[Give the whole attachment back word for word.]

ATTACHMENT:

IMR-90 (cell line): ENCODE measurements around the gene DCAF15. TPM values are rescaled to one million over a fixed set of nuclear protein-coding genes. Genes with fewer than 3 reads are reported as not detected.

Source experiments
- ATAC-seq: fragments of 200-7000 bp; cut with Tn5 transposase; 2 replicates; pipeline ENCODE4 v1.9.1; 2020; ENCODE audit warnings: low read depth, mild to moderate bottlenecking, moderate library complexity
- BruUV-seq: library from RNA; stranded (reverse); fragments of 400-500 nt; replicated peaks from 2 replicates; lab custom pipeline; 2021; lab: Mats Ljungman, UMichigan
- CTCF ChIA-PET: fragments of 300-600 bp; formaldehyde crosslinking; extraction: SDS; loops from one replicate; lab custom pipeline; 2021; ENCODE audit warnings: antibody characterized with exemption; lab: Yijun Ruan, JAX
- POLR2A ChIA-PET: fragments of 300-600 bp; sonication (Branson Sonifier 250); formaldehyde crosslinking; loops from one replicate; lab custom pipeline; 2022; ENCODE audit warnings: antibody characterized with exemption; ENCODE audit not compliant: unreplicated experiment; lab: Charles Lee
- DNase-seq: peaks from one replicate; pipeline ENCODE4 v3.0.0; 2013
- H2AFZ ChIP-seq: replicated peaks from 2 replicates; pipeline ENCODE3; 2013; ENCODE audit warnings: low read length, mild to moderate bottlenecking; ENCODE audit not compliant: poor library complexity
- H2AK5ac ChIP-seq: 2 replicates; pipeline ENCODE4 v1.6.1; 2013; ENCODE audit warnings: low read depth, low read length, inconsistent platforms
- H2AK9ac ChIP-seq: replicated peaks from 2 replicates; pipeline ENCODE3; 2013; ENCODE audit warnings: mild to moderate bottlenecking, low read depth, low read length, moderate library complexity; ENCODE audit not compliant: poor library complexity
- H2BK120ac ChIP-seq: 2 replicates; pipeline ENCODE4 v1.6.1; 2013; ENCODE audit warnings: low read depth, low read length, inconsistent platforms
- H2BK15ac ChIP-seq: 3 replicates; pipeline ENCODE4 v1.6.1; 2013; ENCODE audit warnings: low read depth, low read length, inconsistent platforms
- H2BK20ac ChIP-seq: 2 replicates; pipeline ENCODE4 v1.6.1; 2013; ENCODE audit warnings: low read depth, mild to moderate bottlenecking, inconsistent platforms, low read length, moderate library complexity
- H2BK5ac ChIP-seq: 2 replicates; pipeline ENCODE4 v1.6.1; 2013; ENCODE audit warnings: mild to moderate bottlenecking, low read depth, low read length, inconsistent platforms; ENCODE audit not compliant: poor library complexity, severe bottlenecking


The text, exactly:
IMR-90 (cell line): ENCODE measurements around the gene DCAF15. TPM values are rescaled to one million over a fixed set of nuclear protein-coding genes. Genes with fewer than 3 reads are reported as not detected.

Source experiments
- ATAC-seq: fragments of 200-7000 bp; cut with Tn5 transposase; 2 replicates; pipeline ENCODE4 v1.9.1; 2020; ENCODE audit warnings: low read depth, mild to moderate bottlenecking, moderate library complexity
- BruUV-seq: library from RNA; stranded (reverse); fragments of 400-500 nt; replicated peaks from 2 replicates; lab custom pipeline; 2021; lab: Mats Ljungman, UMichigan
- CTCF ChIA-PET: fragments of 300-600 bp; formaldehyde crosslinking; extraction: SDS; loops from one replicate; lab custom pipeline; 2021; ENCODE audit warnings: antibody characterized with exemption; lab: Yijun Ruan, JAX
- POLR2A ChIA-PET: fragments of 300-600 bp; sonication (Branson Sonifier 250); formaldehyde crosslinking; loops from one replicate; lab custom pipeline; 2022; ENCODE audit warnings: antibody characterized with exemption; ENCODE audit not compliant: unreplicated experiment; lab: Charles Lee
- DNase-seq: peaks from one replicate; pipeline ENCODE4 v3.0.0; 2013
- H2AFZ ChIP-seq: replicated peaks from 2 replicates; pipeline ENCODE3; 2013; ENCODE audit warnings: low read length, mild to moderate bottlenecking; ENCODE audit not compliant: poor library complexity
- H2AK5ac ChIP-seq: 2 replicates; pipeline ENCODE4 v1.6.1; 2013; ENCODE audit warnings: low read depth, low read length, inconsistent platforms
- H2AK9ac ChIP-seq: replicated peaks from 2 replicates; pipeline ENCODE3; 2013; ENCODE audit warnings: mild to moderate bottlenecking, low read depth, low read length, moderate library complexity; ENCODE audit not compliant: poor library complexity
- H2BK120ac ChIP-seq: 2 replicates; pipeline ENCODE4 v1.6.1; 2013; ENCODE audit warnings: low read depth, low read length, inconsistent platforms
- H2BK15ac ChIP-seq: 3 replicates; pipeline ENCODE4 v1.6.1; 2013; ENCODE audit warnings: low read depth, low read length, inconsistent platforms
- H2BK20ac ChIP-seq: 2 replicates; pipeline ENCODE4 v1.6.1; 2013; ENCODE audit warnings: low read depth, mild to moderate bottlenecking, inconsistent platforms, low read length, moderate library complexity
- H2BK5ac ChIP-seq: 2 replicates; pipeline ENCODE4 v1.6.1; 2013; ENCODE audit warnings: mild to moderate bottlenecking, low read depth, low read length, inconsistent platforms; ENCODE audit not compliant: poor library complexity, severe bottlenecking